Monday, December 3, 2012

Philippines attacks Chinese maritime law

Finacial Times Decb.2,2012

The Philippines has criticised China for expanding the powers of its maritime police, in a move that has further inflamed tensions over the South China Sea.
Manila urged Beijing to “immediately clarify” its plan to allow Chinese maritime police to intercept ships in the South China Sea, where China, Vietnam, Brunei, the Philippines, Taiwan and Indonesia have conflicting territorial claims.
The Philippines foreign ministry on Saturday said the new powers – if accurately reported – would constitute a “gross violation” of legal agreements on the South China Sea and a “direct threat to the international community”.
Tensions over the South China Sea, which is believed to hold vast oil and gas resources and is home to a third of the world’s shipping activity, have risen steadily this year. Last week, Surin Pitsuwan, outgoing secretary-general of the 10-member Association of South-east Asian Nations, warned that the area risks becoming “Asia’s Palestine”.
The new Chinese regulations, which were summarised in state-run media and come into force on January 1, allow maritime police in Hainan province to board and detain ships that are carrying out “illegal activities”, such as entering Chinese waters without permission and carrying out “publicity campaigns”.
The Chinese navy already had the right under Chinese law to board foreign vessels in Chinese waters. But the new law extends this power to domestic maritime police vessels as well, said Li Jinming, a professor at Xiamen University’s Maritime Studies Center. “Previously China has always used its navy, not its maritime police, for these types of activities,” he said.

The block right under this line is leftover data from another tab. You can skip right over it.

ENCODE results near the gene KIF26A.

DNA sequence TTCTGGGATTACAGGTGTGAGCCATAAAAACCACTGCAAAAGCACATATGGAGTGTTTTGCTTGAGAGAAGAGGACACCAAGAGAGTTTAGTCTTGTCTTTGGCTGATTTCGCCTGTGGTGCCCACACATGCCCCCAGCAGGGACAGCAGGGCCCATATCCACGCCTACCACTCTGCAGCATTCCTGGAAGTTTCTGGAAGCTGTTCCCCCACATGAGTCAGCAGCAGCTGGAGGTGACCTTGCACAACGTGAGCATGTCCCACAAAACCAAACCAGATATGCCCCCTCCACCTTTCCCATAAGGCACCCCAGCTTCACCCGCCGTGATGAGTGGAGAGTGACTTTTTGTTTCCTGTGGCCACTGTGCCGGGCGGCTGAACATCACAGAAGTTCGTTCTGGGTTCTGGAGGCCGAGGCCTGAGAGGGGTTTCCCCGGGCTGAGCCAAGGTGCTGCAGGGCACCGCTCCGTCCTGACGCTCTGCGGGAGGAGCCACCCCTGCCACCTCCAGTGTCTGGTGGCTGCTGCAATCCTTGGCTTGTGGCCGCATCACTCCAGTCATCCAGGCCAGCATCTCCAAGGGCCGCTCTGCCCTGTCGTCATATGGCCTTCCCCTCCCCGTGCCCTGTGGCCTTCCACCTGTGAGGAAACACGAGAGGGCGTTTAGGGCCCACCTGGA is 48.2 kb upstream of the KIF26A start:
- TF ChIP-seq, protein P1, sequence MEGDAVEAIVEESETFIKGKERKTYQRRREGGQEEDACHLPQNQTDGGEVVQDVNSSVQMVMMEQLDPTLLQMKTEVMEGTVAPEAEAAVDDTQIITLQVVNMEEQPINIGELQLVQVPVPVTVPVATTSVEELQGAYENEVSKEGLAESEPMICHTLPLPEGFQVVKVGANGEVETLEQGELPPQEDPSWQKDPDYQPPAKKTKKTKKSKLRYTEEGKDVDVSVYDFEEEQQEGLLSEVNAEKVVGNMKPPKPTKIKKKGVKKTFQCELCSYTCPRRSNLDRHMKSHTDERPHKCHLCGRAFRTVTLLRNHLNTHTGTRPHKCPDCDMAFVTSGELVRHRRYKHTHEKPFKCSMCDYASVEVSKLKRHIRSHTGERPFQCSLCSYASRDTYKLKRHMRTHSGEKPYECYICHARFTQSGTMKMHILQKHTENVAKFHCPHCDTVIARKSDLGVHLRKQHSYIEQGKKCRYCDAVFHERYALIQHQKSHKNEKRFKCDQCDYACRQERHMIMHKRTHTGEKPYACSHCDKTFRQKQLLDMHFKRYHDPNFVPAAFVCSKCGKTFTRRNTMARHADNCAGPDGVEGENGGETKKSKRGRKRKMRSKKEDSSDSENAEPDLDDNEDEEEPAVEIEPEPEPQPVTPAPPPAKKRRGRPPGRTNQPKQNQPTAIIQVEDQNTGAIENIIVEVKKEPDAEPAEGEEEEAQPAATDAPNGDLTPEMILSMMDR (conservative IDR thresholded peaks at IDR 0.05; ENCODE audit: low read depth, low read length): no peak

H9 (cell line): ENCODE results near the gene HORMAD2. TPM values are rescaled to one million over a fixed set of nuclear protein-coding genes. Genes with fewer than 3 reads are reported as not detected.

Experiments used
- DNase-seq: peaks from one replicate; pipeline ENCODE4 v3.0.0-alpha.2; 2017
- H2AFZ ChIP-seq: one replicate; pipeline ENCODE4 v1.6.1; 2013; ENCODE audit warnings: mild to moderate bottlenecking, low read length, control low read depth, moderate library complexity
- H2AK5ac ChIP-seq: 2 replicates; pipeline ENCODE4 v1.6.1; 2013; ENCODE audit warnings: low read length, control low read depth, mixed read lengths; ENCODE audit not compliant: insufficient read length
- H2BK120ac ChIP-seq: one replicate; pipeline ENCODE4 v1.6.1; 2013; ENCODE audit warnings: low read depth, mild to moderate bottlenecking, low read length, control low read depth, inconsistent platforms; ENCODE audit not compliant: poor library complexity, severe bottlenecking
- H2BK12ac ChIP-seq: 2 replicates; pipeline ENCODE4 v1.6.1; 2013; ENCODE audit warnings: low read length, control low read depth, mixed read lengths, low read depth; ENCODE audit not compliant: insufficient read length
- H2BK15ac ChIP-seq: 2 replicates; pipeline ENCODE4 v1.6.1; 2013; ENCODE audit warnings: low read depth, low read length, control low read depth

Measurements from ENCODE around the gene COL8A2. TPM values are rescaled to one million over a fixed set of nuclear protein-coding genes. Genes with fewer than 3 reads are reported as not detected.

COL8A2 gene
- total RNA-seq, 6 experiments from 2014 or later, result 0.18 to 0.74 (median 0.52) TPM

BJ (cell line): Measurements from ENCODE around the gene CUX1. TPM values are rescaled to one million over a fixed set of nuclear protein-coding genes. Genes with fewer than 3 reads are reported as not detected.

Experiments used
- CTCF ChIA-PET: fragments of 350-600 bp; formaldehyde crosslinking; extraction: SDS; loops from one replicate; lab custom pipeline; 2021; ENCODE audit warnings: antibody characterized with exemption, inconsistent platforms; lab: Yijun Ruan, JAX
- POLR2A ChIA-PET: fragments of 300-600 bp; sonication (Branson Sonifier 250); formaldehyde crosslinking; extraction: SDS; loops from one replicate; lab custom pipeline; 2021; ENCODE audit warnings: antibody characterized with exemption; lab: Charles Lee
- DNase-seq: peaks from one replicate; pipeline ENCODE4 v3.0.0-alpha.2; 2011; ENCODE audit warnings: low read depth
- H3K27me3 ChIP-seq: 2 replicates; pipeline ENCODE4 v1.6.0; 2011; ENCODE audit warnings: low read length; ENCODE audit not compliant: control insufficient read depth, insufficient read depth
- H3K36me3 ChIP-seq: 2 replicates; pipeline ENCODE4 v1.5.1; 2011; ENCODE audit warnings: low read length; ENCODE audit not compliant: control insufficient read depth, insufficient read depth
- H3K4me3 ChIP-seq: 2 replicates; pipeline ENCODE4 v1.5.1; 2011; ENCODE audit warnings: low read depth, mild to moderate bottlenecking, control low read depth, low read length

Taiwan and India also voiced concern, with Taipei calling on Beijing to exercise more “self-restraint” after the new rules were published.
Stephanie Kleine-Ahlbrandt, a China expert at the International Crisis Group, said the law was “part of an overall strategy by Beijing to more forcefully defend its sovereignty claims through legal, economic and operational means”.
She said the measure appeared to apply mainly “to the activities of foreign ships within Hainan’s 12-nautical mile territorial seas”, but vague language in the summaries suggested that it may extend beyond that.
The statement from Manila is the latest irritant in increasingly strained relations between China and the Philippines, which figured in a prolonged maritime stand-off in April over the Scarborough Shoal, a rich fishing ground in the South China Sea.
Last week, the Philippines, Vietnam and India protested at Beijing’s decision to include the controversial nine-dash line map it uses to demark its maritime claims in new Chinese passports.
Manila said it will no longer stamp its visas on the Chinese passport but will instead stamp it on a separate visa application form.

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